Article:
While the residents of Rada’ and Jism who spoke to VICE News denied that the people killed were members of AQAP, there were indications that at least one of the men present in the wedding convoy was a militant. US and Yemeni officials revealed that the target of the strike was Shawqi Ali Ahmad al-Badani, an AQAP operative said to have masterminded a plot that resulted in the closing of 19 US embassies around over the world last summer. However, the name that some locals mention instead is that of Nasr al-Hutaim, a low-level AQAP member who reportedly had been arrested by the Yemeni government in early 2013 and had subsequently returned to the region. Locals said it was his truck that two of the missiles struck, but it is believed al-Hutaim was not inside the vehicle when the missiles hit.


Zabanallah al-Shafi’i, Aref’s gruff older brother, was quick to deny that Aref or any other victims of the drone strike were associated with AQAP.

“Terrorists? The people here are Bedouins,” he said. “The drones are after a bunch of goat herders. There are no training camps here. We don’t know al-Qaeda.”

The anger in the region over the drone strikes is stoked by a deep resentment of the Yemeni government. In 2011, the country saw an unprecedented number of people take to the streets in an Arab Spring demonstration against President Ali Abdullah Saleh’s 33-year rule. Camps were set up in all of Yemen’s major cities. After months of largely peaceful protests, Saleh stepped down in favor of his deputy, Abd-Rabbuh Mansour Hadi.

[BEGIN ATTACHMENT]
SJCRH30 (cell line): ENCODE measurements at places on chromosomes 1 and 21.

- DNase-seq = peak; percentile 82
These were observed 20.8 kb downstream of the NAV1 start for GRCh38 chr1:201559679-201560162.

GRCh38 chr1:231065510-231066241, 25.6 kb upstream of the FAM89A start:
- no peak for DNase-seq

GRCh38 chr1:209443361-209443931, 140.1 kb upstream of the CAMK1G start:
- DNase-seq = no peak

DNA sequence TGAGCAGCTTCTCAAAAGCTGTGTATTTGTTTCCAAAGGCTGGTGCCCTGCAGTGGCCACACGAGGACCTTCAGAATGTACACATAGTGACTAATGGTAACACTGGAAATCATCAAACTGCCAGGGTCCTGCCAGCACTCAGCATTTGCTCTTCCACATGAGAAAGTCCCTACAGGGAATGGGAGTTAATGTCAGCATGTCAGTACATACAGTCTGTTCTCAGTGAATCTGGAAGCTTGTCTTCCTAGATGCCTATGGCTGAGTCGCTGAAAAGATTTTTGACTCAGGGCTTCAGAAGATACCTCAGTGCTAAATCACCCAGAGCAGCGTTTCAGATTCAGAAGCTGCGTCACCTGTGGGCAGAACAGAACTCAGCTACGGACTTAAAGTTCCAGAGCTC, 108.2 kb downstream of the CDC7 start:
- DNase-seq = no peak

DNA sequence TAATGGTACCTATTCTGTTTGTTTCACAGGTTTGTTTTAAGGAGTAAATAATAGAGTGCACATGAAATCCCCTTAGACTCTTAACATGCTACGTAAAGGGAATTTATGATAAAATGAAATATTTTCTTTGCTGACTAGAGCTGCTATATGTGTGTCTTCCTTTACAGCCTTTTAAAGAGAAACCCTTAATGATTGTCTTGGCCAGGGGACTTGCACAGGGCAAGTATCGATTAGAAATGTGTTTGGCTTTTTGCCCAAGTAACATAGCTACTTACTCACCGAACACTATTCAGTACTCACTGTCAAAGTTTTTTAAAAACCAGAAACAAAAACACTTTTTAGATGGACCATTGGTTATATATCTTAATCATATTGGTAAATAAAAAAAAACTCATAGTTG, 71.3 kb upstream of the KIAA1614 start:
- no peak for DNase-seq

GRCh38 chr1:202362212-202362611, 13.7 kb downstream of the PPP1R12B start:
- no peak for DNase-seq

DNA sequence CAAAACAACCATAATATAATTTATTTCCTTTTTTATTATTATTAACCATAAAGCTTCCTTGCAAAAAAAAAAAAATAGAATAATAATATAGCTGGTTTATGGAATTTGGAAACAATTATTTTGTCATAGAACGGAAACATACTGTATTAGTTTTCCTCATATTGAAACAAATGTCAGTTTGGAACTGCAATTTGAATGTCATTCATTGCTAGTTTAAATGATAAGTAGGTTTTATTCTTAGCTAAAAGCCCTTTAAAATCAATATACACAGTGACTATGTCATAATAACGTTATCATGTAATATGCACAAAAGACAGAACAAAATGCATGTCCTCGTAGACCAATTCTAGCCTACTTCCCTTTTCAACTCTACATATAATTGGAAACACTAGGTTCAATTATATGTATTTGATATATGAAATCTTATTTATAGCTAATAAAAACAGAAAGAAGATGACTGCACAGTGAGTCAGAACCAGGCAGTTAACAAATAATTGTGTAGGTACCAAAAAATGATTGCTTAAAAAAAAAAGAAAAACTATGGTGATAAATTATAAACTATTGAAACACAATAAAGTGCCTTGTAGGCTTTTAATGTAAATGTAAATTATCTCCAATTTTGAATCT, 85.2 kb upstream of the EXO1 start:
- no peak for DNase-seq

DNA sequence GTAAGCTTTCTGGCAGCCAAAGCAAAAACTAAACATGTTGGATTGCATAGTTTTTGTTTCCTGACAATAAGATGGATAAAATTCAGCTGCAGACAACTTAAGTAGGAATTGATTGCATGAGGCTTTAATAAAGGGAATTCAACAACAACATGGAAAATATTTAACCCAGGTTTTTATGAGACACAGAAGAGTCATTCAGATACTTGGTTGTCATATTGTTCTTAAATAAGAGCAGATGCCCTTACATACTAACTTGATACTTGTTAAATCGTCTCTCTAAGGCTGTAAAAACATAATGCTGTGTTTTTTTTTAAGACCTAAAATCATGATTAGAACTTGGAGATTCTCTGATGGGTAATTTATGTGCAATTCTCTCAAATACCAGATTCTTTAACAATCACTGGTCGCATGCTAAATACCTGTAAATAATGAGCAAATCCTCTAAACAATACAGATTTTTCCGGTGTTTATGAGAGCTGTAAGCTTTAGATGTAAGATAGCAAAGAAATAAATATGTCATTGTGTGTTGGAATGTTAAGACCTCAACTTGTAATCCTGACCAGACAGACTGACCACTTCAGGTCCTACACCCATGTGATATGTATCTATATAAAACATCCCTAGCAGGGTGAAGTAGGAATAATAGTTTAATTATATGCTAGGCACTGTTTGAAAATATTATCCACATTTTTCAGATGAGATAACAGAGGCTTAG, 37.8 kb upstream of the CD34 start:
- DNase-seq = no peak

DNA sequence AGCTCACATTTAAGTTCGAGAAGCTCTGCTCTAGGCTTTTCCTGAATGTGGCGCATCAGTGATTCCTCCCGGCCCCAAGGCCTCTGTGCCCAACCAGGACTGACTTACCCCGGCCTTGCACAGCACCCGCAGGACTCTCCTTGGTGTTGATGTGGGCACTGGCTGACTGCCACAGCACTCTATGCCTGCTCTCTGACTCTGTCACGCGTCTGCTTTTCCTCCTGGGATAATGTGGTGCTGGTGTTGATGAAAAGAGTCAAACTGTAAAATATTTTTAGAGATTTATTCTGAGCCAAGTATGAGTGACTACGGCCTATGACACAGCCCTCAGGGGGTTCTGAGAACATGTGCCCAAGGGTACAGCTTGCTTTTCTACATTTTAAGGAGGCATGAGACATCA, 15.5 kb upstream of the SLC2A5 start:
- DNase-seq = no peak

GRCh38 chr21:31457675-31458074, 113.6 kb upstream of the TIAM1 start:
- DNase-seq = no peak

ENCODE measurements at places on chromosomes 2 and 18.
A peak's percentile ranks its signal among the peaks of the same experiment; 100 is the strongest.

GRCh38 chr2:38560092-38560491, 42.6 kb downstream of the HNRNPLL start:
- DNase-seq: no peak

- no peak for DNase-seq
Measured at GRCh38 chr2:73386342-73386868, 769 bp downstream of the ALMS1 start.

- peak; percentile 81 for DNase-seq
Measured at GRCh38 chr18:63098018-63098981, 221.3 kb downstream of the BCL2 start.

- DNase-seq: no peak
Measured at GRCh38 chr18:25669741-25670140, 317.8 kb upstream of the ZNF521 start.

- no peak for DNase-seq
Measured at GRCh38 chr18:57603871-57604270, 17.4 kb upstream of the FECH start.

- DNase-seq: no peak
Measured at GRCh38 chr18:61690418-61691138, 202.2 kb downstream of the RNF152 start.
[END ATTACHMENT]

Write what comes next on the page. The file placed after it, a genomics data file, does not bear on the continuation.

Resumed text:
“We were expecting a country with a bright future,” says Sheikh al-Salmani, a local tribal leader. “But nothing has changed in Yemen. We live in terrible conditions. But go to the officials’ villas, and you’ll find millions of dollars of the people’s money.”

Even when that money is offered, however, not everyone in Jishm wants it. Abdullah al-Taysi survived the strike; his son Ali died. While talking to us, al-Taysi opened his shirt and revealed shrapnel wounds.

“We don’t want it,” he said of the government’s offer of money to compensate for the death of his son. “What will it do for me? If they gave me America and everything in it, I wouldn’t get to see my son come back.”

What he does want is accountability for the killings, a change to the country’s drone policy, and a government that is more responsive to the needs of its people. If that doesn’t happen?

“All of the tribes will join al Qaeda.”